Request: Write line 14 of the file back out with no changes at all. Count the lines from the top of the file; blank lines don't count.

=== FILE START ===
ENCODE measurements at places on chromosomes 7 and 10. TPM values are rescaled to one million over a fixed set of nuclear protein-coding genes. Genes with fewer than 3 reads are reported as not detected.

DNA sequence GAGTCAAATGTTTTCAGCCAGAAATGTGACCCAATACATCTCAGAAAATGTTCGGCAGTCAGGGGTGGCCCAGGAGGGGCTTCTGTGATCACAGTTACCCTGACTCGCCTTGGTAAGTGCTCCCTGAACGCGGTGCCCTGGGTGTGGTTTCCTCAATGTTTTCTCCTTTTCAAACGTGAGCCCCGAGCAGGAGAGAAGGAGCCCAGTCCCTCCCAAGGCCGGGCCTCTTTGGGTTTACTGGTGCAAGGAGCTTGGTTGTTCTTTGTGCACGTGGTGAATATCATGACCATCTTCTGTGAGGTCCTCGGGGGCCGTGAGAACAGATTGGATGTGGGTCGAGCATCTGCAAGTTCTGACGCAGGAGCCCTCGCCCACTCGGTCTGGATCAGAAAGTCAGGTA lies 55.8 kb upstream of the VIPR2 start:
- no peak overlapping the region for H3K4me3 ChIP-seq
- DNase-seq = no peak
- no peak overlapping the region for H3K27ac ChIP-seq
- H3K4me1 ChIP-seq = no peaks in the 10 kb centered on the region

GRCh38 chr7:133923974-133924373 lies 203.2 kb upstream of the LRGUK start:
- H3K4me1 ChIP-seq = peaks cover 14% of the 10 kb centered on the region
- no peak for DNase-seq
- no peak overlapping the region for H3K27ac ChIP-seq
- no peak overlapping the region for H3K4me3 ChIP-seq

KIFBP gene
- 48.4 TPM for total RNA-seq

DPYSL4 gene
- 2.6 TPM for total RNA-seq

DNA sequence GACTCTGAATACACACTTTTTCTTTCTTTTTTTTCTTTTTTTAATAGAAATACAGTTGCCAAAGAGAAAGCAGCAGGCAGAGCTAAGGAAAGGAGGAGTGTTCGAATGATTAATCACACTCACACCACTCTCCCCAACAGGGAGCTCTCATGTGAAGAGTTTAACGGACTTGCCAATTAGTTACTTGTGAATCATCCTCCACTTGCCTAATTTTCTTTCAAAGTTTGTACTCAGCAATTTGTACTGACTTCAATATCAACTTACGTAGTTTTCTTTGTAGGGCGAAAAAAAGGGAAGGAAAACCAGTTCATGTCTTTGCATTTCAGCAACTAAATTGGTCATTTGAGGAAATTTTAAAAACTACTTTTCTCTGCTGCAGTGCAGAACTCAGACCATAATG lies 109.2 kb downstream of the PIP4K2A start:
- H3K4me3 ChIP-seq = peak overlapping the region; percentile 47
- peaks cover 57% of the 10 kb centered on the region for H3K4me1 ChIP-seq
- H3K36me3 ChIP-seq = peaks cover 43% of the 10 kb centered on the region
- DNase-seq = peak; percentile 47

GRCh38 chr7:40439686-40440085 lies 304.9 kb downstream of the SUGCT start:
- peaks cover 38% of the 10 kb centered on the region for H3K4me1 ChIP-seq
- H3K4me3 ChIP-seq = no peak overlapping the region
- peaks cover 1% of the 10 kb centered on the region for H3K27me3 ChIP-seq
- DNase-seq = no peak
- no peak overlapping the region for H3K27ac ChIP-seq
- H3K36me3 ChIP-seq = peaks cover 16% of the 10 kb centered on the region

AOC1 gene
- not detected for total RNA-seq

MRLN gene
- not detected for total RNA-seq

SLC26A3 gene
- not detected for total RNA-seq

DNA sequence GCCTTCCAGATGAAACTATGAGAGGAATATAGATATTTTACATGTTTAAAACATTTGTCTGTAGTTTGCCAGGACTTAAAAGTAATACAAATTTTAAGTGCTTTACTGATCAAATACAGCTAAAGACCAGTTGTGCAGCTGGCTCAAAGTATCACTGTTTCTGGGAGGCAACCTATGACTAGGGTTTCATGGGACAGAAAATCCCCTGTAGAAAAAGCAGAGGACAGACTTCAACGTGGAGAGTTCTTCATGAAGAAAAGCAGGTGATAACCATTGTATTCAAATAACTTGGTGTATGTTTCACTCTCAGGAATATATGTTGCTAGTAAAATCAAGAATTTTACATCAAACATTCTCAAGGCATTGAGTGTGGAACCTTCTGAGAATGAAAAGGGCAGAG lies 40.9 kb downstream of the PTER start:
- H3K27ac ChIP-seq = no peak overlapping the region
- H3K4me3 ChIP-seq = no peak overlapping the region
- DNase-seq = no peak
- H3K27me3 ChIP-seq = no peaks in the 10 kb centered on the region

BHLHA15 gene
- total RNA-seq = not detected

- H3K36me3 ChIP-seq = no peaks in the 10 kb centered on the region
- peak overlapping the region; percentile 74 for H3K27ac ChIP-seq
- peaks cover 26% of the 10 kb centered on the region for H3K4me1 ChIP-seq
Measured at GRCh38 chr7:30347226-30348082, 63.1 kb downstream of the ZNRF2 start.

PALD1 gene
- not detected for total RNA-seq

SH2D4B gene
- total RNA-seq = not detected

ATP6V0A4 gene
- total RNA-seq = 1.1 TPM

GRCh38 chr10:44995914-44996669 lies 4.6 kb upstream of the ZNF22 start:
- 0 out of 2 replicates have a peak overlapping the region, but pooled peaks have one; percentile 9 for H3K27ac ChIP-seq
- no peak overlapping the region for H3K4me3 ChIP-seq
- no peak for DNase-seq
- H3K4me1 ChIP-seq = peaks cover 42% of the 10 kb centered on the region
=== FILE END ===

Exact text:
DPYSL4 gene